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On Wednesday, 18 May, Working Group I discussed financial resources and mechanisms (Chapter 33 of Agenda 21). At its first session, the CSD established an intersessional ad hoc open-ended working group on finance. The report of the intersessional working group (E/CN.17/1994/10) was presented to Working Group I by Dr. Lin See-Yan. He recommended that delegates: strengthen the capacity of international financial institutions; draw up a matrix of the optimal mix of instruments for each of the sectoral clusters; and allow the intersessional working group to continue. Other reports presented to the Group included: a report of the Secretary-General, "Financial resources and mechanism for sustainable development: overview of current issues and developments" (E/CN.17/ISWG.II/1994/2), and a report of the intersessional workshop on finance co-sponsored by Malaysia and Japan.

During the opening discussion, general questions of the level and efficiency of financing revealed distinct North-South differences. The G-77 and China expressed concern that while developing countries had joined the global partnership for sustainable development on the explicit understanding that additional resources would be provided, this aid has not been forthcoming. Japan and the Nordic countries were sympathetic, noting that they had kept their funding levels high and calling for renewed efforts to close the gap between the goal of 0.7% of GNP and present levels of official development assistance (ODA). The EU, the US and Australia called for increased efficiency in the use of aid, which is to be achieved in part through reformed national policies and improved macroeconomic conditions. Germany called for increased public and private savings, sound pricing policies and the removal of subsidies. The G-77 and China, however, were concerned that the call for reordering priorities or greater efficiency in the use of aid is an attempt to divert attention from the issue of primary importance -- the provision of aid.

The developed nations looked positively on other financing mechanisms. The GEF and its recent restructuring and replenishment were the subjects of praise from all delegates. Japan suggested that the GEF play a more important role as the financial mechanism to fund Agenda 21 activities. Colombia, India, and others commented that the GEF is an important mechanism, within its limited scope. The EU highlighted the benefits that are expected to come from the completion of the Uruguay Round, and also noted that foreign direct investment (FDI) flows are at record levels, due in part to the increased attractiveness of developing countries for investment. India noted that trade liberalization and other measures will take time, while immediate concerns should be addressed by this Group. Morocco pointed out that some African nations will suffer from the Uruguay Round decisions and that African nations are not among the significant recipients of FDI.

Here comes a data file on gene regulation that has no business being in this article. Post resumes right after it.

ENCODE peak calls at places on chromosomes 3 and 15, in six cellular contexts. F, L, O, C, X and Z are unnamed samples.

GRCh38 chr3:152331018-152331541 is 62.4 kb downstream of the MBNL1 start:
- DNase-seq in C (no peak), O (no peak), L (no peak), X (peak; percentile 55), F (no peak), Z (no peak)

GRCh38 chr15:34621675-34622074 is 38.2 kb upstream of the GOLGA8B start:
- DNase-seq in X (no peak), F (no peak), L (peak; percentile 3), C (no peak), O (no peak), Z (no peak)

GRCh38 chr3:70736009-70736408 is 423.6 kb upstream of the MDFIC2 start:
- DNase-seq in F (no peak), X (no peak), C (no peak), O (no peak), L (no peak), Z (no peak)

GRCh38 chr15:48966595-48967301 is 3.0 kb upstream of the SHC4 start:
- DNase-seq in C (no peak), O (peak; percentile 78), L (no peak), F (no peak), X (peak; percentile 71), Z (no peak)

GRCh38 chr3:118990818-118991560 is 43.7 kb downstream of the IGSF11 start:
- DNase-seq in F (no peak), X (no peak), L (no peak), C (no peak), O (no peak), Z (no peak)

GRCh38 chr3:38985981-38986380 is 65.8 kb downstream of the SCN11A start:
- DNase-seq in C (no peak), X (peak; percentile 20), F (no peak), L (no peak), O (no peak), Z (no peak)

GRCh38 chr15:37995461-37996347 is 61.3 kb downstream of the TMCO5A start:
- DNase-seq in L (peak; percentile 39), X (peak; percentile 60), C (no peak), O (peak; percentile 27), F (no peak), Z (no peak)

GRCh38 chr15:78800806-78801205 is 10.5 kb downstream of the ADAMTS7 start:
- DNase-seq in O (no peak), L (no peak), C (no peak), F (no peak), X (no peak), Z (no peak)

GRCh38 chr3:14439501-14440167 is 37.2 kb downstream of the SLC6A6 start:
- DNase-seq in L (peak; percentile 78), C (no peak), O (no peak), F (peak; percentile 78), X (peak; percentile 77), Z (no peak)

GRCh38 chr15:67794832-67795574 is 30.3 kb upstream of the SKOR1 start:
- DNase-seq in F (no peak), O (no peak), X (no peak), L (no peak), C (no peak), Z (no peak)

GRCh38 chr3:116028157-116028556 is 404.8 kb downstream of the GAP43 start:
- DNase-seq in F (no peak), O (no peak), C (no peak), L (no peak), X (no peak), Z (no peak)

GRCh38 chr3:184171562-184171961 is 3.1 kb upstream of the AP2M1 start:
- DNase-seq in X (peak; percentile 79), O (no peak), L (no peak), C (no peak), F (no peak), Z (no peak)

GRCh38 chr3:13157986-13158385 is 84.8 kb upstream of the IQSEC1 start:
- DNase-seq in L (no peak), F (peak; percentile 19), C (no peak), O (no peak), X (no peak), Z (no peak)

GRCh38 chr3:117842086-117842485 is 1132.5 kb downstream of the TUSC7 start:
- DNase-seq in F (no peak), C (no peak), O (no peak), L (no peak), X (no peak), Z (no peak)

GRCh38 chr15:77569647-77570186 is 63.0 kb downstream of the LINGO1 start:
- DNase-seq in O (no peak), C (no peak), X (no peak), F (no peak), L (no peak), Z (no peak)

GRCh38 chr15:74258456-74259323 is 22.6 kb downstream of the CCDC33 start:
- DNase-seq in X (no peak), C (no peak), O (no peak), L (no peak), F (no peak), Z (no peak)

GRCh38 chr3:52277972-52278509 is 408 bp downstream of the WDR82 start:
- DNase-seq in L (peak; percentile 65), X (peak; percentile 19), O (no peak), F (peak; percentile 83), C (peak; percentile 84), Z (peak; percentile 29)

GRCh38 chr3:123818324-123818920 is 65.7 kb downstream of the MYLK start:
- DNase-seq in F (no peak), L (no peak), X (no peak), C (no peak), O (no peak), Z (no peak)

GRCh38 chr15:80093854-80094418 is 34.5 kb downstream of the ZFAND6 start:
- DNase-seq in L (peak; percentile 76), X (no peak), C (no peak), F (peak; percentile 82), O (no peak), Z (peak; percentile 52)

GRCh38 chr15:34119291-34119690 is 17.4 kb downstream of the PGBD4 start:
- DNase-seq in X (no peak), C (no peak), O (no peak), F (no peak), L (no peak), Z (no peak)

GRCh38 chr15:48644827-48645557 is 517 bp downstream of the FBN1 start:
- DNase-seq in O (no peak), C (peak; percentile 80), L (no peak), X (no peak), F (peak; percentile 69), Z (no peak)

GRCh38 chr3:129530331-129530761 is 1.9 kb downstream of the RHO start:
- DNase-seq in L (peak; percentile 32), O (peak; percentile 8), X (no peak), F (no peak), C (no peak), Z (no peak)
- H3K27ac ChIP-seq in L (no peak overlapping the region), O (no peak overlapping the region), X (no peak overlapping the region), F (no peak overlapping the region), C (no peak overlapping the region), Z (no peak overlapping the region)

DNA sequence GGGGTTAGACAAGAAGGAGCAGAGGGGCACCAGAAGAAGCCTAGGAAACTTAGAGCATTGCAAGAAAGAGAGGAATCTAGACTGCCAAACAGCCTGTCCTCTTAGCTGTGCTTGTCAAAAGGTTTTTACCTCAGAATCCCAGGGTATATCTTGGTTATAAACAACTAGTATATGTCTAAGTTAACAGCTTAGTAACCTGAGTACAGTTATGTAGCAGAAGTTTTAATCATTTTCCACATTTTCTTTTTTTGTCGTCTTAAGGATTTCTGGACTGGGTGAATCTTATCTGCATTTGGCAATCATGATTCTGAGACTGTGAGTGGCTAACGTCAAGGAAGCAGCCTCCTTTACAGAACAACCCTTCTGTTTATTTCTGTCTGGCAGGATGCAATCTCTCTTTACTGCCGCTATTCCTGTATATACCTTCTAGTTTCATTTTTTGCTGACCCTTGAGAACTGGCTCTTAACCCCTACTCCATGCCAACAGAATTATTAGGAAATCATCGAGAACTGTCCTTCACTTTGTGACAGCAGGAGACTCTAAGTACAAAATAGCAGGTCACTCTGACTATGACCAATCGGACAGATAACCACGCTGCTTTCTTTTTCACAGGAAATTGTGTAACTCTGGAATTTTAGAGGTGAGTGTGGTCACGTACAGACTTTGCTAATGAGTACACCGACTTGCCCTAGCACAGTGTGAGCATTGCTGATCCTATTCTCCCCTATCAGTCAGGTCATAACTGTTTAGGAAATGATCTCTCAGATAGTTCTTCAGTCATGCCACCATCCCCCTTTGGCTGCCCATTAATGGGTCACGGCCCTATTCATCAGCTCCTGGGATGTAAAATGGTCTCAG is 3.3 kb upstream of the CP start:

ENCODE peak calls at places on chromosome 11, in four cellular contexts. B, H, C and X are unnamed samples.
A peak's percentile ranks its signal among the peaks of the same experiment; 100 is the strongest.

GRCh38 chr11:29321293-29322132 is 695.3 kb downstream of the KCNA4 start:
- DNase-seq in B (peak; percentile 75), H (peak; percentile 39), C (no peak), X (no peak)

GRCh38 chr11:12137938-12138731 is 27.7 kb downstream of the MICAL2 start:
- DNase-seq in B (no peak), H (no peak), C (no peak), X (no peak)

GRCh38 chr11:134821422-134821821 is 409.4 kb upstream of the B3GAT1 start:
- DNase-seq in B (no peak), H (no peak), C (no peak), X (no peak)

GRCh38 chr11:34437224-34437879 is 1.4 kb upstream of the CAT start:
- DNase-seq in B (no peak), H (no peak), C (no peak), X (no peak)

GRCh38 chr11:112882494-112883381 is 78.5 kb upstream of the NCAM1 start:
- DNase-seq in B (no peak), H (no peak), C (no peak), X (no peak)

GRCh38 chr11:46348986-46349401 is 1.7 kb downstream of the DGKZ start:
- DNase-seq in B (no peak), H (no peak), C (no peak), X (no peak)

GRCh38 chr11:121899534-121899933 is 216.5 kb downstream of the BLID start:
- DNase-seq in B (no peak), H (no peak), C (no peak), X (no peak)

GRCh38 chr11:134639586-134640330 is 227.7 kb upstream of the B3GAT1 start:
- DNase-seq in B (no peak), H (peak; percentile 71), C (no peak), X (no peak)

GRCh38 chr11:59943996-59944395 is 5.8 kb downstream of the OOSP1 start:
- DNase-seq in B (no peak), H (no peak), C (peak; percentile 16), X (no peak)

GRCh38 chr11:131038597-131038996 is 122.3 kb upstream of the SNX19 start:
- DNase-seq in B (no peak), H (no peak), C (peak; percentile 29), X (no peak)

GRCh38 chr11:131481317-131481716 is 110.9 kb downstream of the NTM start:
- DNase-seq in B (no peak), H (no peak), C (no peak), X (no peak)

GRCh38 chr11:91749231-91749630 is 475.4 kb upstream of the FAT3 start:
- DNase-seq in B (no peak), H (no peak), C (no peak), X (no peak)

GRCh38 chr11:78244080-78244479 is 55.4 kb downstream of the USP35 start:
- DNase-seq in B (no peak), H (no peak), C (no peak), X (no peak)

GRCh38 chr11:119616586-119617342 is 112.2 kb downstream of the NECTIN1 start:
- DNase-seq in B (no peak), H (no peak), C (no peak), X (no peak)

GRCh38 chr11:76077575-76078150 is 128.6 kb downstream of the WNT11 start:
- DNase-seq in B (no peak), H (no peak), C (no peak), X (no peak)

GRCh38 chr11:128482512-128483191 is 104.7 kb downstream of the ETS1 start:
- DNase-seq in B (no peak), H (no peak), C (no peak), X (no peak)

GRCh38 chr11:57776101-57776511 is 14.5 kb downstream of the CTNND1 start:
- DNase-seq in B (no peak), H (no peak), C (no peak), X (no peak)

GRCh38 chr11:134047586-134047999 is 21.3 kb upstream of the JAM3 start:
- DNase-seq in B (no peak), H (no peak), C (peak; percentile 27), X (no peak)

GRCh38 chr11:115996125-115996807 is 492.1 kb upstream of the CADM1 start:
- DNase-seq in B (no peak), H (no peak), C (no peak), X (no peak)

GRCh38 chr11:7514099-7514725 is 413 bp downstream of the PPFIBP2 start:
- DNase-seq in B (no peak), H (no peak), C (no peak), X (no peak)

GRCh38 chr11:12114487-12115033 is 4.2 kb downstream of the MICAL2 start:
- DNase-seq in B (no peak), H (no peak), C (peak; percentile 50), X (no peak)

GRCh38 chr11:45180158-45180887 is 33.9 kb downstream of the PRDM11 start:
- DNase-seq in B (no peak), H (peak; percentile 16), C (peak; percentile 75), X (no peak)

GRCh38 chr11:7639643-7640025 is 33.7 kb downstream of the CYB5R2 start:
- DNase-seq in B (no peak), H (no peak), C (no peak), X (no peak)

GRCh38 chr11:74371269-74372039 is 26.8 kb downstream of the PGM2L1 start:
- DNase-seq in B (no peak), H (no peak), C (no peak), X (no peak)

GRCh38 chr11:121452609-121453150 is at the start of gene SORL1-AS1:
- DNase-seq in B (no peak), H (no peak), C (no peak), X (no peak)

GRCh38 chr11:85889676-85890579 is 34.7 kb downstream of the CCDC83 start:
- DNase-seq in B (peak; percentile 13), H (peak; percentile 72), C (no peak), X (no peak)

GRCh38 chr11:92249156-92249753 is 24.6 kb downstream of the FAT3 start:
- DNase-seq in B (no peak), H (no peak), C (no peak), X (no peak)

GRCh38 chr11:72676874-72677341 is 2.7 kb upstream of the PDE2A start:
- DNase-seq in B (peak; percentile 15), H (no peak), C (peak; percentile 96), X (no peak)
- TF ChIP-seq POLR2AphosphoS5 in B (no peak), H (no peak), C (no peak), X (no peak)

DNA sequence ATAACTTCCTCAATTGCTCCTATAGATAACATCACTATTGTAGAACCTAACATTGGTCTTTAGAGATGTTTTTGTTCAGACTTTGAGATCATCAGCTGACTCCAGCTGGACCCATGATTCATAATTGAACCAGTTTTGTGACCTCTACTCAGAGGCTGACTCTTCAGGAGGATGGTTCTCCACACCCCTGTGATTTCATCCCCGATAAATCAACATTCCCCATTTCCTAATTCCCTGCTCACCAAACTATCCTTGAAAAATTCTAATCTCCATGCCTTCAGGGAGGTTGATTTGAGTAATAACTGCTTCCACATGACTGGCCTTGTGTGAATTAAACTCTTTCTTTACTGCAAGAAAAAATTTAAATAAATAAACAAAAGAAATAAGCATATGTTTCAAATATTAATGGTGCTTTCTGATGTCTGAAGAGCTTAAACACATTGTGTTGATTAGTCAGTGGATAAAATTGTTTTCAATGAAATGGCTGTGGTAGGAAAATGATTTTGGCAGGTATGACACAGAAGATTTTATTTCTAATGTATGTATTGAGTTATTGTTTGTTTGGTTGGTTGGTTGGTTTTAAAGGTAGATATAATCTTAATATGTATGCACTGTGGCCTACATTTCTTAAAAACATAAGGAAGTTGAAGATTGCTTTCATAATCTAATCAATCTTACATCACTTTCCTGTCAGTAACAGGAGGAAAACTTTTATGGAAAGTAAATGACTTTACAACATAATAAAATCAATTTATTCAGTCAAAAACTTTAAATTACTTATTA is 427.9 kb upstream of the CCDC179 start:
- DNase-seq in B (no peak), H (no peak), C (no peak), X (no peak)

Tradeable permits, emission taxes and air travel taxes were among the innovative financing methods mentioned during Wednesday's discussion. Egypt tabled a proposal for a panel of experts to study these innovative financing methods. Brazil and several other developing countries voiced concern about the incomplete information on these methods, noting the need to examine them closely. Pakistan proposed that emission taxes be levied on non-renewable resources, and Japan agreed that this method would be promising in the long-run. Venezuela cautioned the delegates that the burden of implementation should not fall on energy producing nations.

The Chair attempted to reconcile these positions and recommendations in a draft text. The paragraph-by- paragraph discussion on the Chair's first draft text took most of Friday, 20 May. The G-77 and China took issue with the reference to "insufficient provision of new and additional financial resources," because this implies that there are additional resources. India called for a time frame of two or three years by which the target of 0.7% of GNP for ODA will be reached. The EU noted that references to time frames would revive discussions that are not appropriate.

There was considerable disagreement on the importance of adequate national policies. The G-77 and China proposed deleting the references to the need for adequate national policies, replacing it with wording that indicates that such calls are attempts to divert attention away from the provision of new and additional financial resources. The US, Canada, the EU and Japan preferred the original text. France said the G-77 and China proposal changes the nature of the document and impedes any attempt to reach consensus unless the text is to explicitly note each side's understanding of the issue. The G-77 and China said they could compromise as long as the political commitment to Agenda 21 and the Rio agreements do not fade.

The finance text that was adopted calls for the following: the Secretariat should consider the feasibility, socio- economic consequences, impact on environment and administrative arrangements of innovative financial mechanisms; the usefulness of a matrix of policy options and financial instruments is noted, although no specific recommendations are identified; the ad hoc open-ended working group on finance is to involve experts, use lessons learned, encourage the formation of informal expert groups, prepare case studies and monitor financial flows; and the CSD notes that it is committed to generating public support and participation. [Return to start of article]